Events: Details of public observing events relating to the transit of Mercury can be found at http://www.cosmos.esa.int/web/bepicolombo-mercurytransit/locations These can also be viewed on a map: https://www.google.com/maps/d/viewer?mid=zB5L6eC8SrrI.kvW2fPgvdBA0.
Social Media: For live updates during the transit, follow the hashtag: #mercurytransit Share your selfies from Transit of Mercury observing events with the hashtag: #MercuryTransitSelfie.
Videos: Animation introducing the Transit of Mercury by Europlanet 2020 RI: http://www.youtube.com/watch?v=JqFFJ6zdECw#t=12
The Open University's "Discover Mercury" series of videos include how to view the transit of Mercury safely, as well as features on the science and geology of Mercury and the MESSENGER and BepiColombo missions. http://www.open.edu/openlearn/discovermercury.
Transit of Mercury Schools Challenge: The European Space Agency is challenging European school students to observe the transit and to recreate the measurements made by astronomers around 300 years ago in order to calculate the distance between the Earth and the Sun. http://www.esa.int/Education/Teachers_Corner/Transit_of_Mercury_schools_challenge
LOCAL: For more local details see the IAA website www.irishastro.org and http://airmail.calendar/2016-04-25%2012:00:00%20BST
2: FREE PUBLIC LECTURE, QUB, 9 May 20.00: "Einstein's Gravity: from the transit of Mercury to the detection of gravitational waves": Larmor Lecture Theatre, Physics Building, QUB: In the next Michael West Lecture, Professor Patrick Brady of the Center for Gravitation, Cosmology & Astrophysics, University of Wisconsin will describe the 100-year path of Einstein's theory of gravity, from explaining the orbit of Mercury to this year's first-ever detection of gravitational waves, and what we might see through the opening of this new window on the Universe. Admission to the Larmor Lecture Theatre is free, but registration is required. http://go.qub.ac.uk/arc-events. Registration for the lecture is now live so book now to reserve a place.

3. IMPACT ON JUPITER IMAGED IN IRELAND. John McKeon co-discovered of an impact on Jupiter! John was imaging Jupiter from his observatory in north county Dublin on 17 March; he later learned that an observer in Austria had imaged a possible impact. When John checked he found he had captured the same event on video taken through his C-11 telescope. Well done John on this observation. More details: https://astronomynow.com/2016/03/30/amateur-astronomers-video-impact-on-jupiter/ and http://www.skyandtelescope.com/astronomy-news/observing-news/another-impact-on-jupiter-032920161/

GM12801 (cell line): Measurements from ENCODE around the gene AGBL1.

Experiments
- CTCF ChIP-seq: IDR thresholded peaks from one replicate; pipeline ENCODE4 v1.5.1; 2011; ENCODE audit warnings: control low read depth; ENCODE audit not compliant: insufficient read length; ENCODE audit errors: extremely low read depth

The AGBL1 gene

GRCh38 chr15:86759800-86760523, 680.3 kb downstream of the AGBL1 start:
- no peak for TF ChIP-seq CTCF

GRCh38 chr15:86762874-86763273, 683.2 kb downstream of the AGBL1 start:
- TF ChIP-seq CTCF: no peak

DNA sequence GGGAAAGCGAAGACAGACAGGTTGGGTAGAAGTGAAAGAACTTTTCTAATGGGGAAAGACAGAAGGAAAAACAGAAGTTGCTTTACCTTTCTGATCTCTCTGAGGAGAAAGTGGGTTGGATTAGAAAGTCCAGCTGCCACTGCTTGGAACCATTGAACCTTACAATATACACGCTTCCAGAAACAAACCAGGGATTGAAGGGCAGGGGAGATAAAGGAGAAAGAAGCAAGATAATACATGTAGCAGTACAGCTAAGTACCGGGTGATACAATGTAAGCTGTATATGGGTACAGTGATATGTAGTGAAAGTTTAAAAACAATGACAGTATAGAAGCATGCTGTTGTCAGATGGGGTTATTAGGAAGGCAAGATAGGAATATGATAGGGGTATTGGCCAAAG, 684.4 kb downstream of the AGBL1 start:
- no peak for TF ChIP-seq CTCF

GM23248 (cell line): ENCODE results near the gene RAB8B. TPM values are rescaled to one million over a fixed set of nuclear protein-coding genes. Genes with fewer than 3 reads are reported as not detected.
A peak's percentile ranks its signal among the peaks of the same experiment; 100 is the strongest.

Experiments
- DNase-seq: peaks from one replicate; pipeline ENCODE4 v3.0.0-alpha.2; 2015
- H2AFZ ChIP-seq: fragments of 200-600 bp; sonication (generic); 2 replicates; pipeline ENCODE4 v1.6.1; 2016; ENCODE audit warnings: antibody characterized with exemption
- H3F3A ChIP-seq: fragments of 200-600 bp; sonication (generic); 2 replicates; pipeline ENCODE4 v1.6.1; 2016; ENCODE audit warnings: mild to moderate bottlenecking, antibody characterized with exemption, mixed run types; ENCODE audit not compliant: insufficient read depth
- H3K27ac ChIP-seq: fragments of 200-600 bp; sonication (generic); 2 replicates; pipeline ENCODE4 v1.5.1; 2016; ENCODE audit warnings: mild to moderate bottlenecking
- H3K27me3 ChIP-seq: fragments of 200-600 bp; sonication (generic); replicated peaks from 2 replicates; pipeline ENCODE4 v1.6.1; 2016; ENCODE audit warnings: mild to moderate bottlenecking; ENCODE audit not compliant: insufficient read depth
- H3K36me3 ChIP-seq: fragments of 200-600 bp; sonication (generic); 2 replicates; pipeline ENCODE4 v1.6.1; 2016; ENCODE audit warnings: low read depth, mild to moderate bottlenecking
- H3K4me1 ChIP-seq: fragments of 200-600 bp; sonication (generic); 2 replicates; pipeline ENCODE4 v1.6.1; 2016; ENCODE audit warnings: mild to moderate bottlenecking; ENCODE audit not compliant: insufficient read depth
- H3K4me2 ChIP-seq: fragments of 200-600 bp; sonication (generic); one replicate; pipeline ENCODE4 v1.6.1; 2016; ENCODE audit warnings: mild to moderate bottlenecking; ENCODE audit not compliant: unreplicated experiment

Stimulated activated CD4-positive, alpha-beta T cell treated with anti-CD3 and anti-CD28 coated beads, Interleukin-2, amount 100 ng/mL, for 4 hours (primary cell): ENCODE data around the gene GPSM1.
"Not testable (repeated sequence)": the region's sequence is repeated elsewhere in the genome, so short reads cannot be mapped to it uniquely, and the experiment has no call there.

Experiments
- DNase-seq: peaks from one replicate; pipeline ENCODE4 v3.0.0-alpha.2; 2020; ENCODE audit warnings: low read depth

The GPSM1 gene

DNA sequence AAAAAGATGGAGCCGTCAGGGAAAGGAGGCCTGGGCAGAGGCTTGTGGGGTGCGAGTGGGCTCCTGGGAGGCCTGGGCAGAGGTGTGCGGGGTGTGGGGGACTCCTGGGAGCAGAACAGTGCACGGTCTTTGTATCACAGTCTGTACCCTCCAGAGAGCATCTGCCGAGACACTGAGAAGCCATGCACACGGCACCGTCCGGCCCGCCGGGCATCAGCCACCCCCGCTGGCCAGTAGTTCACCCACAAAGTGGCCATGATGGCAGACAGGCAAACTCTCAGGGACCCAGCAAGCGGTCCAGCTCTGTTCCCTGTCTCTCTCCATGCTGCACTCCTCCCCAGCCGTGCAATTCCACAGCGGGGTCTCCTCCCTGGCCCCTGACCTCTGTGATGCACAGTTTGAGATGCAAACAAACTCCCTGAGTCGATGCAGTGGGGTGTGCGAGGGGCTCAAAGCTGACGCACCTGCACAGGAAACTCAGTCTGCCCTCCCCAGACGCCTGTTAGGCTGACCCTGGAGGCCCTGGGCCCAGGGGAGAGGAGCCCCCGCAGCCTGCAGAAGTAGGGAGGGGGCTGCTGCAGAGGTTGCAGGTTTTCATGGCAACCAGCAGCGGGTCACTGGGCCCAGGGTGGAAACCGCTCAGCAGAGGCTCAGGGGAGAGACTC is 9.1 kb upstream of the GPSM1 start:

4. Public lecture, May 10, entitled "Science from High Altitude Balloons" will be held in UCD as part of the ANSRI 2016 workshop. The talk will be given by Prof. Mark McConnell of the University of New Hampshire. Venue is Room 129 Science Centre North, UCD, at 6pm. More details at http://spacescience.ie/ansri2016/publictalk
5. PUBLIC LECTURE, May 18: "Beauty and Truth in Mathematics":
The statutory public lecture of the School of Theoretical Physics (DIAS) will be given this year by Prof Arthur M Jaffe of Harvard University. Venue is the Schrödinger Lecture Theatre, Fitzgerald Building (School of Physics), TCD at 7pm on May 18th. Book via https://www.eventbrite.ie/e/beauty-and-truth-in-mathematics-and-physics-tickets-24625519592
6. Pint of Science talks have definitely been organised for Galway (May 23rd and 24th) and Limerick (May 25th), and details for Dublin are expected shortly. More details can be found at http://www.pintofscience.ie/
7. Solarfest, Dunsink Observatory, Dublin: Sat 11 June. More details when available.
8. IAA Midsummer BBQ: 18 June. Venue and details TBA.
Festival of Curiosity 2016 (July 21st to 24th) See https://festivalofcuriosity.ie/
9. Space camps at Blackrock Castle Observatory. See http://www.bco.ie/blog/bcoevents/
10. IAA AGM & Fitzgerald Award, 13 April: At the AGM, a new Council was elected, headed once again by Paul Evans; details at http://irishastro.org/council.